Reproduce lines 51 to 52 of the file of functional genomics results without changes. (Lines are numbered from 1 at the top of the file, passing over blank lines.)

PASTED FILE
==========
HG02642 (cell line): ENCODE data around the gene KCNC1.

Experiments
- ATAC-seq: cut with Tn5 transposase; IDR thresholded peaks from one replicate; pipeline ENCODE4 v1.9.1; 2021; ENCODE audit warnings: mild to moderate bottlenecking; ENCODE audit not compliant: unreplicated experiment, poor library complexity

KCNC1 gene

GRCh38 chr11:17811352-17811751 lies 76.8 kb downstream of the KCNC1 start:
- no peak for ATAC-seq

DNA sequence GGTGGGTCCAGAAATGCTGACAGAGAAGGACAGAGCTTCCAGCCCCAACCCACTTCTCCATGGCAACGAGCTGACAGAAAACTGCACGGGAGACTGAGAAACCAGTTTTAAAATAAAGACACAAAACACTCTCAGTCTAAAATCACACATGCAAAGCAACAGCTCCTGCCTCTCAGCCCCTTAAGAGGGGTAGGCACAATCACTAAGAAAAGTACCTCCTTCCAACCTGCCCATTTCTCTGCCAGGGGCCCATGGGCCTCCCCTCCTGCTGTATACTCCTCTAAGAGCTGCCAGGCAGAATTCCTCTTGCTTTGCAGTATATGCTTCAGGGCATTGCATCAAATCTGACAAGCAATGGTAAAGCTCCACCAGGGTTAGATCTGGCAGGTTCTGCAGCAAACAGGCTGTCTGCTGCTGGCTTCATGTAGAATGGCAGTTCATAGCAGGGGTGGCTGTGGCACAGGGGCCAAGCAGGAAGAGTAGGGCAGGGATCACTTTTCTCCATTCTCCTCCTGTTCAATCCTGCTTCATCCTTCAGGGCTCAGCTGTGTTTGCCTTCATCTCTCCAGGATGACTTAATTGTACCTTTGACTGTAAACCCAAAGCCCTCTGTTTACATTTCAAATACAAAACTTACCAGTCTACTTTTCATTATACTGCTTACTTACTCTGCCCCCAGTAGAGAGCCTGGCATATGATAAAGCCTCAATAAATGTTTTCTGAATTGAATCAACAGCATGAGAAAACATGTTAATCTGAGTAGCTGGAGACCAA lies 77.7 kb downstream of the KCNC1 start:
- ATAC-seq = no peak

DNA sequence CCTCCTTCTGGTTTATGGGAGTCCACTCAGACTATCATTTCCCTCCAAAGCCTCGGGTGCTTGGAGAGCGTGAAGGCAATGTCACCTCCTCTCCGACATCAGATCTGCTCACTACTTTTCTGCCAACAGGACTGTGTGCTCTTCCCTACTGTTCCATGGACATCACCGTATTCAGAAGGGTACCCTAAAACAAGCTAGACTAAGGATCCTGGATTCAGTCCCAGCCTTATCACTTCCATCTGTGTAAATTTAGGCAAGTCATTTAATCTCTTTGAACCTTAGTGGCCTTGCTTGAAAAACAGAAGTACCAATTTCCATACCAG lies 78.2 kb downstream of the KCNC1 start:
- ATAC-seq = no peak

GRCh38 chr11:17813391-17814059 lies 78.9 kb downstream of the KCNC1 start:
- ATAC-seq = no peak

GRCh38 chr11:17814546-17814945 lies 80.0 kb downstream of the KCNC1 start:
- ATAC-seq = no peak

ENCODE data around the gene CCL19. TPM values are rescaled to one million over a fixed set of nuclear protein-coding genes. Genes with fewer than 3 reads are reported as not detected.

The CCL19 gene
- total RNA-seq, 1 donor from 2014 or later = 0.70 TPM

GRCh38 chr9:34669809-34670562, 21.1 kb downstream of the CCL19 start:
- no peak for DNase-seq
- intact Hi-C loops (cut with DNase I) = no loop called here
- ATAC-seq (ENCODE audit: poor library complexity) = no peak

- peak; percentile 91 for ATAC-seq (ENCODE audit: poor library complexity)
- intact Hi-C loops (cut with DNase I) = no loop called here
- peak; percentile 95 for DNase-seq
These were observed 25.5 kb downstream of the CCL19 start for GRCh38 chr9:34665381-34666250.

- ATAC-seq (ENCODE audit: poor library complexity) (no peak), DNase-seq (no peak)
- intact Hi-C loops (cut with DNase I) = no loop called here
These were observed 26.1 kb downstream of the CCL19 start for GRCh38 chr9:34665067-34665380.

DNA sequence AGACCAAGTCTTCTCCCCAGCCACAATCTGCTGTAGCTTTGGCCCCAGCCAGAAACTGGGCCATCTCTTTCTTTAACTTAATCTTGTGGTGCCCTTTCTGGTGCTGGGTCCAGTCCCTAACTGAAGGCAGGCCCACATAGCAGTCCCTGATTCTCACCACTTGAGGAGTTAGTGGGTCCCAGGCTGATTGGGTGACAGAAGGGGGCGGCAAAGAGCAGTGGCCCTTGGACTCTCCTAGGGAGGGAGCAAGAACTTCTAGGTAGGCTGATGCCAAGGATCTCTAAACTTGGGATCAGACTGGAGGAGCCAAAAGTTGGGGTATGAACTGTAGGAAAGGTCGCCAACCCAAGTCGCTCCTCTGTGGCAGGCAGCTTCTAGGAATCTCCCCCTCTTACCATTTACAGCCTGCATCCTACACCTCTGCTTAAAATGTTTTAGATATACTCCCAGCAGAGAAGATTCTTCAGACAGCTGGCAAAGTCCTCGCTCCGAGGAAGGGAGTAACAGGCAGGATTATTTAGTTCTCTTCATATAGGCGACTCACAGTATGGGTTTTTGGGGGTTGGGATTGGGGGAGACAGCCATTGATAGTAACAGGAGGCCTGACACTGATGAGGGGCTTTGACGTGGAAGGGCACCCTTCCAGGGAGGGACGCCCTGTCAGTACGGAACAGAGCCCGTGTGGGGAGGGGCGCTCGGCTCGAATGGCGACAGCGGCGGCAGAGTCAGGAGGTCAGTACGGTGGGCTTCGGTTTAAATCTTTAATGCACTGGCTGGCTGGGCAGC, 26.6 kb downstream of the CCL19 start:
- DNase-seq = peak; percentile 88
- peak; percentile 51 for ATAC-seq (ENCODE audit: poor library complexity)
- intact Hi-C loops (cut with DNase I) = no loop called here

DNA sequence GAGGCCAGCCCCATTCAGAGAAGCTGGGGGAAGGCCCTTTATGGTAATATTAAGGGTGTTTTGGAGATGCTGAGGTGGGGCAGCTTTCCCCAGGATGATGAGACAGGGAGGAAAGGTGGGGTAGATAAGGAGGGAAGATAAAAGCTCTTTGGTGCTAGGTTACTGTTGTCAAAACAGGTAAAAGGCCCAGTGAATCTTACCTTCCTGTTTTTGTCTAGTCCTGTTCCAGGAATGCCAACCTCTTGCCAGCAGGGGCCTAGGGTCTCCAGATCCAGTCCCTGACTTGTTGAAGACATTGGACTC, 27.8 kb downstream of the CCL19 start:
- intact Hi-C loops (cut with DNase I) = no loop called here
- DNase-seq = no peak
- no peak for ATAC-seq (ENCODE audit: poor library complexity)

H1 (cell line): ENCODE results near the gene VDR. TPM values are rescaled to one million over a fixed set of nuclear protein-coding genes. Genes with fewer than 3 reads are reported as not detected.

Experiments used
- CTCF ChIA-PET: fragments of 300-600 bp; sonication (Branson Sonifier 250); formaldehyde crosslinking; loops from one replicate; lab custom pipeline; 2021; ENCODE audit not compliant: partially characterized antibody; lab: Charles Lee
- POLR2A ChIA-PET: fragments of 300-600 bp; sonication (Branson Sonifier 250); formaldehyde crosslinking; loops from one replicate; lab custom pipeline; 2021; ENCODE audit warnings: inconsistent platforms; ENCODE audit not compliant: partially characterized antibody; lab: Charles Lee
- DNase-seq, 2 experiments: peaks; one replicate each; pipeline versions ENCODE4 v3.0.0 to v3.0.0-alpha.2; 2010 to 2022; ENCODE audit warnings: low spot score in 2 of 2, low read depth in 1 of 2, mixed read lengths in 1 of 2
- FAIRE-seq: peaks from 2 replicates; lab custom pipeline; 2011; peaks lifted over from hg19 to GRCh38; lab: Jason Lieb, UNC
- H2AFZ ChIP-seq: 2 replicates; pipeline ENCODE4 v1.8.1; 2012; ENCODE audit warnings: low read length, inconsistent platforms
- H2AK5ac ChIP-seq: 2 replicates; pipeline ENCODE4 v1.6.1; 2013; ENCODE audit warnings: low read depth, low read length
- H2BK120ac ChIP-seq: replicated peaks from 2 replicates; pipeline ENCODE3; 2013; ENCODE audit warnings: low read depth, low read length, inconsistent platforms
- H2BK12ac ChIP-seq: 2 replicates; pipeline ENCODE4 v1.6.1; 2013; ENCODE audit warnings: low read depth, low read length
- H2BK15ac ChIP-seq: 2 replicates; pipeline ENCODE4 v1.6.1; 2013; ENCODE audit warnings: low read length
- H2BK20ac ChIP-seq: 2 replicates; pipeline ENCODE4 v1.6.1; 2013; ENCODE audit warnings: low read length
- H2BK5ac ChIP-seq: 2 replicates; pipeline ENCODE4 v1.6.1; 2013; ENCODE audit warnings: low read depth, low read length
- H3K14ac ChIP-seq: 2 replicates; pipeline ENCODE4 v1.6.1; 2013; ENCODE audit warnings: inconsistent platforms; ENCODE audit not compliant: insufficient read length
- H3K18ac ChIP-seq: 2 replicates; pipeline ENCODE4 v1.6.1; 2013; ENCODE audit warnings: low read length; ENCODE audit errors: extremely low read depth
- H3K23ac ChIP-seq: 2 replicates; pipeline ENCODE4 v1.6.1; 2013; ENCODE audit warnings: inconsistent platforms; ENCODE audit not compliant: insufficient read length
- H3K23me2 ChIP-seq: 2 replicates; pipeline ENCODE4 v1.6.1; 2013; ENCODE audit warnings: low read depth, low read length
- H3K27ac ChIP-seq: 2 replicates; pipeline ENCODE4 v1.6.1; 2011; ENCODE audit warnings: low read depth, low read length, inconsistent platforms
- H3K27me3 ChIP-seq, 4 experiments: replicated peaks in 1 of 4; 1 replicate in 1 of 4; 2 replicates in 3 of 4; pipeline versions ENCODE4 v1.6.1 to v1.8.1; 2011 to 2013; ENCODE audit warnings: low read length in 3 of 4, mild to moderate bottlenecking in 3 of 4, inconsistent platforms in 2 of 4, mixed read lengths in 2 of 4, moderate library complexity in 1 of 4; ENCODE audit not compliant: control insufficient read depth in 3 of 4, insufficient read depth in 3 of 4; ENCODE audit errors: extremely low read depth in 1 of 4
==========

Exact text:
- H3K18ac ChIP-seq: 2 replicates; pipeline ENCODE4 v1.6.1; 2013; ENCODE audit warnings: low read length; ENCODE audit errors: extremely low read depth
- H3K23ac ChIP-seq: 2 replicates; pipeline ENCODE4 v1.6.1; 2013; ENCODE audit warnings: inconsistent platforms; ENCODE audit not compliant: insufficient read length